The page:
In “1/f^a PSD with a near 2”, the “a” should be italicized to indicate that is a variable and not a letter. You write, “Preferntiality in scale-free network, …”, Do you mean “Scale-free networks preferentially make hubs…” by the way they are connected?

    Your section on and mention of state transitions throughout the text are not really a part of scale-free networks. It is a feature that is enabled by scale-free networks and I think makes an interesting hypothesis of how the brain works and why this kind of networking is important, but should probably be left to another article on State Transitions in Neuronal Dynamics and linked to it through this article and pair this article down to the essentials of a scale-free network.

    Your final section on Focal lesions needs more support. According to scale-free hypothesis, each level of the network should have hubs of the size of the network. I am not sure, taking the example of pyramidal cells in the hippocampus, that some cells have order of magnitude more synapses than the others. Would you argue that the hub cells are probably of a different population or that there is scale free connectivity of all populations and pyramidal cells have great variability in numbers of synapses? You imply that the brain stem must be a hub system, I think you need to support this hypothesis with anatomical evidence that theses regions project to more regions than others, or to more cells and that it is not a difference in type of projection than quantity. My retort might be that a computer has an off switch which could stop all activity, does it make it a hub? I don’t think it does, the CPU probably is not scale free, and the fact that the system can go through a state transition by turning off the power doesn’t mean that it has a hub system. If you are to claim that the brain stem is a hub, it requires more evidence or references.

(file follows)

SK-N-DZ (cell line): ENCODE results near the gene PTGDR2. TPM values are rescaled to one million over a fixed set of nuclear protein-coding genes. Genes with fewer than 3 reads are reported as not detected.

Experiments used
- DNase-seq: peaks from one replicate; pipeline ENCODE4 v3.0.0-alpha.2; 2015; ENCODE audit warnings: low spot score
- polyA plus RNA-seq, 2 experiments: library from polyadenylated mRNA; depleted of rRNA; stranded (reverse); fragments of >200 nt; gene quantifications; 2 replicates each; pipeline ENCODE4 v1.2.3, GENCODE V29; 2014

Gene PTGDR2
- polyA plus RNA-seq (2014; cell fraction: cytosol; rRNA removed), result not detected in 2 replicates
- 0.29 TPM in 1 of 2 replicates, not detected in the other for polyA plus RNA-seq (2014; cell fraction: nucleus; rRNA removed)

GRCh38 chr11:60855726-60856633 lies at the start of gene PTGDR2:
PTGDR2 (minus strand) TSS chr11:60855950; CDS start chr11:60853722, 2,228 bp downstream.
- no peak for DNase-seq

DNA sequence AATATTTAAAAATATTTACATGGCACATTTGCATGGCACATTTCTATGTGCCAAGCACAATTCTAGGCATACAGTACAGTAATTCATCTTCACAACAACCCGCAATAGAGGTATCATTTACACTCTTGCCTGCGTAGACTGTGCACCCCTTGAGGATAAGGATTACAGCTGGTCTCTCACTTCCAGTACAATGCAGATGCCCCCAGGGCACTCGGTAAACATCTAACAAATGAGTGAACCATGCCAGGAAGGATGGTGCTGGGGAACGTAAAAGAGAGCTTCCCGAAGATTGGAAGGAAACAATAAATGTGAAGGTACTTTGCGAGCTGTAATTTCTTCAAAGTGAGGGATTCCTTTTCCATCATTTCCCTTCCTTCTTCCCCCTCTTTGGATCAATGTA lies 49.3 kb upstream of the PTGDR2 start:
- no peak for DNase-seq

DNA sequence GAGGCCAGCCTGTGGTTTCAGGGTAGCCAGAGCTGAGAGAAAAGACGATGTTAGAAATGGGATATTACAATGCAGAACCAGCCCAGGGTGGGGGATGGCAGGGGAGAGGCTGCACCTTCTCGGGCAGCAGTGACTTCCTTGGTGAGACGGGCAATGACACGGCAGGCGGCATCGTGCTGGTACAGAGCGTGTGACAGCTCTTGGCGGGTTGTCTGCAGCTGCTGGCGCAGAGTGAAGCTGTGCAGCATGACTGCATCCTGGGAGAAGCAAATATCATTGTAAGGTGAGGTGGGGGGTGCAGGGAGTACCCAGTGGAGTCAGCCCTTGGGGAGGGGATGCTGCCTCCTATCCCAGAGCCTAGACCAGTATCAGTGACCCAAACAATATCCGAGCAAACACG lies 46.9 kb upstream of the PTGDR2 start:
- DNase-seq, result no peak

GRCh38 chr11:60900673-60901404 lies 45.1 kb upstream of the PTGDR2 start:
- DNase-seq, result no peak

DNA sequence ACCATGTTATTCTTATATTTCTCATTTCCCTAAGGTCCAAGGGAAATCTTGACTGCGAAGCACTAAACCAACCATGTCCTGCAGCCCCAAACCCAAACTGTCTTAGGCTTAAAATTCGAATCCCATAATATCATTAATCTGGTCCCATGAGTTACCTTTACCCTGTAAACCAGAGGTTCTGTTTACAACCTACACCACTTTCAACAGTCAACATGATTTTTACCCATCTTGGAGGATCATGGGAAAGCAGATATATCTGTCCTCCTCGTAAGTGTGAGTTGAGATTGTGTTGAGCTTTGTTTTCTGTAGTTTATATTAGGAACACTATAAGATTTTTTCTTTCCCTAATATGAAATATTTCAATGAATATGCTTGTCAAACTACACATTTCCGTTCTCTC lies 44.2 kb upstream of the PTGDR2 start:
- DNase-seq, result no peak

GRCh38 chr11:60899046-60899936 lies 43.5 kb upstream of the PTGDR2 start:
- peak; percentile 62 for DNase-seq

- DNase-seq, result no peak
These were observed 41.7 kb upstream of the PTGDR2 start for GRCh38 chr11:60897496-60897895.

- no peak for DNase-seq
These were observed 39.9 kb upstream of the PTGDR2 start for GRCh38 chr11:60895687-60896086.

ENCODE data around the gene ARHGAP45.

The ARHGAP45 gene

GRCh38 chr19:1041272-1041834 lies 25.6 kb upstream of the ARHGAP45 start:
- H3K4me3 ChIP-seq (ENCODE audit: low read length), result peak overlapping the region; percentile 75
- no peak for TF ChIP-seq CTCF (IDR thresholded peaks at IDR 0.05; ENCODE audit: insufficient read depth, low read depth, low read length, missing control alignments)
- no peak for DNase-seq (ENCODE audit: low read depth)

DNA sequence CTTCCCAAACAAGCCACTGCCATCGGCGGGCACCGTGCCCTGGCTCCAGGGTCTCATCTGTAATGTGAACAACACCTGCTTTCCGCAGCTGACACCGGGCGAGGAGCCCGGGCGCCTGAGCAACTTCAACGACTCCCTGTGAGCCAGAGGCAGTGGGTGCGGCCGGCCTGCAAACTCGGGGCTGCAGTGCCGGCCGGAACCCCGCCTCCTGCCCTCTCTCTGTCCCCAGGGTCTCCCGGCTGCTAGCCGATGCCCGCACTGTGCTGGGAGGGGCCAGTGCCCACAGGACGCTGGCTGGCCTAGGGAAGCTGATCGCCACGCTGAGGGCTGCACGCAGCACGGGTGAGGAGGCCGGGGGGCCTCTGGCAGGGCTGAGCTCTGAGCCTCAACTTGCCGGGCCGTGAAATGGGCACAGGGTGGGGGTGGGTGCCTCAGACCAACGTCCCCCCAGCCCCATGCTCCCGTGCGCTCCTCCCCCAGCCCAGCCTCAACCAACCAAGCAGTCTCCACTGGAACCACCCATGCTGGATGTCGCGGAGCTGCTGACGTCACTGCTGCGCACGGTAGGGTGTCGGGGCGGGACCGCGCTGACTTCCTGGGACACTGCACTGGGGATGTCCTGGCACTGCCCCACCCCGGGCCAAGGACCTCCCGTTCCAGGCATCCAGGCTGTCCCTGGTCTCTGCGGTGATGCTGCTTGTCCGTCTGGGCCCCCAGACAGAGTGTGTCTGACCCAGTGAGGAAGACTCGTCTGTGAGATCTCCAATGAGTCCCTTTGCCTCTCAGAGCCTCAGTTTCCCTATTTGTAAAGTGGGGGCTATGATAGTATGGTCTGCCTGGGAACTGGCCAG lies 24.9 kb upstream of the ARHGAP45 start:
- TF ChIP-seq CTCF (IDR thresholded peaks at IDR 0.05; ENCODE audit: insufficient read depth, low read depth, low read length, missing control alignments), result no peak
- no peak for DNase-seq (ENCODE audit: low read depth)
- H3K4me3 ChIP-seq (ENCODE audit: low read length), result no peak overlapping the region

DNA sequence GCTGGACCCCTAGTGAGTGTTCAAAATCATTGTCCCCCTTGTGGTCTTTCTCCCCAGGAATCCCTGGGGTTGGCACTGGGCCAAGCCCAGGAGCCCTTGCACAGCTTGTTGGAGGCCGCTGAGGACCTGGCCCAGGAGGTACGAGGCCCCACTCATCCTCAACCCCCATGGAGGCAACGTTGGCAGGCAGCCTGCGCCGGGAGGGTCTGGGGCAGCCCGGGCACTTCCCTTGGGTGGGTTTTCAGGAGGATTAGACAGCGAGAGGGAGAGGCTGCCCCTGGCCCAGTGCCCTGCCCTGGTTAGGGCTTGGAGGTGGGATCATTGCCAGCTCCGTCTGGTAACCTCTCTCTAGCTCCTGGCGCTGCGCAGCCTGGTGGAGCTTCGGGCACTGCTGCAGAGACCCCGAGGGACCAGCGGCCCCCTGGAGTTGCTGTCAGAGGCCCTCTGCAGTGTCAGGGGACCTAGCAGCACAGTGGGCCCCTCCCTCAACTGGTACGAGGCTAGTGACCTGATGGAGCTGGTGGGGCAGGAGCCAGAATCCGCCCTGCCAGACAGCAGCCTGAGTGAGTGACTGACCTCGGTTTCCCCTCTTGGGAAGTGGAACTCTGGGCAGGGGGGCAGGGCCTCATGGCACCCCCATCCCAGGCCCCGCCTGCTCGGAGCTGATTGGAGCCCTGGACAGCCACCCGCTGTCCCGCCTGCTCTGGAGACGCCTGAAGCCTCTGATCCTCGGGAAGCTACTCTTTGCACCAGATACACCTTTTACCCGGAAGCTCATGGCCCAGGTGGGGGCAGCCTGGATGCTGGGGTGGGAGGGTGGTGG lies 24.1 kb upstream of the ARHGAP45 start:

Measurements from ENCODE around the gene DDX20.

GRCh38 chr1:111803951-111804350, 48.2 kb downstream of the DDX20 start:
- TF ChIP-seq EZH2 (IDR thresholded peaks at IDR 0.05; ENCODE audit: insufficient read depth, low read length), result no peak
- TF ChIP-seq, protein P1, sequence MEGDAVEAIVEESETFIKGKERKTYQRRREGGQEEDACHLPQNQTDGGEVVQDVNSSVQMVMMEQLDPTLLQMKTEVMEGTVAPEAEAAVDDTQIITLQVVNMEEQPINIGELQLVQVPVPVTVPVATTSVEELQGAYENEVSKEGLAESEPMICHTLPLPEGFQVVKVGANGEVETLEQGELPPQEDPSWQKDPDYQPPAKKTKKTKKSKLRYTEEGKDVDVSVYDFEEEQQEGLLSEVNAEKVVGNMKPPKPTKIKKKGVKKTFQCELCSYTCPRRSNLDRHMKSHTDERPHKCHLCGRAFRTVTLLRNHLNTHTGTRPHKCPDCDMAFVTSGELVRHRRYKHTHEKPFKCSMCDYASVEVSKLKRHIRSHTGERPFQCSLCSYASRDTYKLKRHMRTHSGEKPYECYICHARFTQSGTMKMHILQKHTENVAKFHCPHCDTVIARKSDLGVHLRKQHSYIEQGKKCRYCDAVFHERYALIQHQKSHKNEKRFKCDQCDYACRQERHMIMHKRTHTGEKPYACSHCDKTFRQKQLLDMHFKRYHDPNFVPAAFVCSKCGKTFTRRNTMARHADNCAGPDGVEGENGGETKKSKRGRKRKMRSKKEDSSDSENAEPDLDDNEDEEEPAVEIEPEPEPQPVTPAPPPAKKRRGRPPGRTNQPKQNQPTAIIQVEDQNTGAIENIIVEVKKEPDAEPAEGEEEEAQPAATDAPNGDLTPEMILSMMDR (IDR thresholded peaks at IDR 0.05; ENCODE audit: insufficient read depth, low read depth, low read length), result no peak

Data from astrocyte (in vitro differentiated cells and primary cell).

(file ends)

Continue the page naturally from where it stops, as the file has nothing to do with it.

Sincerely,

    Tay Netoff

    Reply to Dr. Netoff

    Dear Dr, Netoff, I thank you for your many suggestions for corrections and clarifications, most of which I have adopted in my current draft. I demur on two points. First, your suggestion that I de-emphasize state transitions is counter to my intent. This is not an entry on "Scale-free Networks"; it is an entry describing the difficulties and importance of applying concepts from random graph theory to neocortical dynamics. The state transition is of paramount importance; the scale-free substrate connectivity is of major value for explaining the way in which extremely large domains of cortex (large in comparison to the size of most neurons) undergo sudden phase re-settings and re-synchronizations independently of distance and size. Second, your suggestion that I elaborate on evidence for hubs in the sometimes catastrophic effects of focal lesions is well advised, except that this entry is already very long and complex. I think it is important to state the availability of neurological evidence, but to leave the details to another entry of the encyclopedia. Certainly the anatomical evidence is widely available, and certainly I do not equate the classic but now defunct "reticular activating system" to an "on-off" switch in a computer, though the I/O divergence-convergence of its multiple coponents is legendary. With appreciation, W J Freeman